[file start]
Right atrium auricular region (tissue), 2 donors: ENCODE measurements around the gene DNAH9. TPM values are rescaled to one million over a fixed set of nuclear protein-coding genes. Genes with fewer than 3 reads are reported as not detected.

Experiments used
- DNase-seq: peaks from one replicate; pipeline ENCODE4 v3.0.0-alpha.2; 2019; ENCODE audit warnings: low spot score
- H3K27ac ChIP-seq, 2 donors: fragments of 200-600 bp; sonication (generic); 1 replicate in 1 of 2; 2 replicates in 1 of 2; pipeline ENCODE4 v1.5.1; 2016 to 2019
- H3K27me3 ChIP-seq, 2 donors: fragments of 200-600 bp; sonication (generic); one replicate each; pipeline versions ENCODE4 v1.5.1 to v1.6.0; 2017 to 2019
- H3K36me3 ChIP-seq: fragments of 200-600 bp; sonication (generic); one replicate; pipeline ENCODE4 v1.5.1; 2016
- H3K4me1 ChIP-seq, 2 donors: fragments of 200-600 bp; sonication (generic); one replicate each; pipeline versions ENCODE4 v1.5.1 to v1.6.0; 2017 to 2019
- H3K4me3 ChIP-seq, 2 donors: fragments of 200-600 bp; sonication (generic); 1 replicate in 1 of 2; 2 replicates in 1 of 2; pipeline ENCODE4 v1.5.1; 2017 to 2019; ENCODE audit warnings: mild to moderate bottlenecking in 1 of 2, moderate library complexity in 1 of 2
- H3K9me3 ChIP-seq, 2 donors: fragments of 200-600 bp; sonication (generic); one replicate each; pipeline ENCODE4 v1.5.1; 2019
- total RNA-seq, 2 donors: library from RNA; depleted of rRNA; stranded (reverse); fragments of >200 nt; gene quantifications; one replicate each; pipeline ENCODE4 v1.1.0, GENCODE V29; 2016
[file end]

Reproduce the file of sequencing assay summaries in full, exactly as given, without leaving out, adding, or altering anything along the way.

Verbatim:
Right atrium auricular region (tissue), 2 donors: ENCODE measurements around the gene DNAH9. TPM values are rescaled to one million over a fixed set of nuclear protein-coding genes. Genes with fewer than 3 reads are reported as not detected.

Experiments used
- DNase-seq: peaks from one replicate; pipeline ENCODE4 v3.0.0-alpha.2; 2019; ENCODE audit warnings: low spot score
- H3K27ac ChIP-seq, 2 donors: fragments of 200-600 bp; sonication (generic); 1 replicate in 1 of 2; 2 replicates in 1 of 2; pipeline ENCODE4 v1.5.1; 2016 to 2019
- H3K27me3 ChIP-seq, 2 donors: fragments of 200-600 bp; sonication (generic); one replicate each; pipeline versions ENCODE4 v1.5.1 to v1.6.0; 2017 to 2019
- H3K36me3 ChIP-seq: fragments of 200-600 bp; sonication (generic); one replicate; pipeline ENCODE4 v1.5.1; 2016
- H3K4me1 ChIP-seq, 2 donors: fragments of 200-600 bp; sonication (generic); one replicate each; pipeline versions ENCODE4 v1.5.1 to v1.6.0; 2017 to 2019
- H3K4me3 ChIP-seq, 2 donors: fragments of 200-600 bp; sonication (generic); 1 replicate in 1 of 2; 2 replicates in 1 of 2; pipeline ENCODE4 v1.5.1; 2017 to 2019; ENCODE audit warnings: mild to moderate bottlenecking in 1 of 2, moderate library complexity in 1 of 2
- H3K9me3 ChIP-seq, 2 donors: fragments of 200-600 bp; sonication (generic); one replicate each; pipeline ENCODE4 v1.5.1; 2019
- total RNA-seq, 2 donors: library from RNA; depleted of rRNA; stranded (reverse); fragments of >200 nt; gene quantifications; one replicate each; pipeline ENCODE4 v1.1.0, GENCODE V29; 2016